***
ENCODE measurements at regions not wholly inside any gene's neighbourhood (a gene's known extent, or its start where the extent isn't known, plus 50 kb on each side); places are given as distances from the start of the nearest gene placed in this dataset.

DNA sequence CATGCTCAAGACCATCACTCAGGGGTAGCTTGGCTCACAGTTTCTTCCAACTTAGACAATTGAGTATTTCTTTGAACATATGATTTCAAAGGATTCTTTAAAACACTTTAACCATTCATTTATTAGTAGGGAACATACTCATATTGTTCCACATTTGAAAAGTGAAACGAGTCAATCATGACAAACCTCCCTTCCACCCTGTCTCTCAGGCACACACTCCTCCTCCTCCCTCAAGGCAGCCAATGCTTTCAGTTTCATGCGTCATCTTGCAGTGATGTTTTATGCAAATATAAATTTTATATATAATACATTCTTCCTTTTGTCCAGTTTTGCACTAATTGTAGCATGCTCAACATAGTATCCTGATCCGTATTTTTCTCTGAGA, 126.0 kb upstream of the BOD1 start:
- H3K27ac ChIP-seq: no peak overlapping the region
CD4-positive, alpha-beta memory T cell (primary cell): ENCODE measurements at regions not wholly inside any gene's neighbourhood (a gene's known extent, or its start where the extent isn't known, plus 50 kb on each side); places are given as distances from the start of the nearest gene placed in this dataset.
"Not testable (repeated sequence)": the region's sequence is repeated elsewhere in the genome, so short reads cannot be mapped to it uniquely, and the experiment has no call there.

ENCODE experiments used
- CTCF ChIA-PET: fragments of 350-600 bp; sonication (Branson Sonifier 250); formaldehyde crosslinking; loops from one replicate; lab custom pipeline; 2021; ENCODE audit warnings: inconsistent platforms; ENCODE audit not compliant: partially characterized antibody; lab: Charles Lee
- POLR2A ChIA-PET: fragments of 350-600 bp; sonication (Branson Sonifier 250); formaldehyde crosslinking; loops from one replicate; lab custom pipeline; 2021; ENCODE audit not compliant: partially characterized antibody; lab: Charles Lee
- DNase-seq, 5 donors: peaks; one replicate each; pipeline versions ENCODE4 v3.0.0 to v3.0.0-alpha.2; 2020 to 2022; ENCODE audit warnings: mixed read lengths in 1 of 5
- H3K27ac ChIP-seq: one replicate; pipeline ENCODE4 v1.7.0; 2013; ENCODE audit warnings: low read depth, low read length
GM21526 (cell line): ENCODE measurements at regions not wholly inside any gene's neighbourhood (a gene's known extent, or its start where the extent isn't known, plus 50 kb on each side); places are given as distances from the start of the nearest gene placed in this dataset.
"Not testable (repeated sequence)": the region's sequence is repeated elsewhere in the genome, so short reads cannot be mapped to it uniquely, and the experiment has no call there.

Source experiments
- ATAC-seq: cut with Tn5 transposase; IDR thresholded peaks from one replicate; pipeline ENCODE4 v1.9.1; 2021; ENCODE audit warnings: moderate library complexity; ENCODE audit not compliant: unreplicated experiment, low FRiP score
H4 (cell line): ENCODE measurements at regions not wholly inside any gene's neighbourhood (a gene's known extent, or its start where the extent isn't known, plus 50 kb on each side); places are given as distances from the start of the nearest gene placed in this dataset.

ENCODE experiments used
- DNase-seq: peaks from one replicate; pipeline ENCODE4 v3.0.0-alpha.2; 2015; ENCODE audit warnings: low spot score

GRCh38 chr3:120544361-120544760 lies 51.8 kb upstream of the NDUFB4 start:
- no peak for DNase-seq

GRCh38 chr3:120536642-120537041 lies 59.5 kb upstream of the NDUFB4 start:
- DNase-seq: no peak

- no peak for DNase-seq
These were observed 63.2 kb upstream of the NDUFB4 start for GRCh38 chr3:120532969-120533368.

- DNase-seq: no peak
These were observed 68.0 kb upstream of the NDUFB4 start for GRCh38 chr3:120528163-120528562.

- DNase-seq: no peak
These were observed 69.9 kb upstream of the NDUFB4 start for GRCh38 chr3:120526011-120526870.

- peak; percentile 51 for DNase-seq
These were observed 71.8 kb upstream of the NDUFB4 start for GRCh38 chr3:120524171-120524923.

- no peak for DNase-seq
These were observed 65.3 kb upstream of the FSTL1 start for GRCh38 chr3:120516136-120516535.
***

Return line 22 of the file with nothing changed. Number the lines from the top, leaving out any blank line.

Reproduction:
- no peak for DNase-seq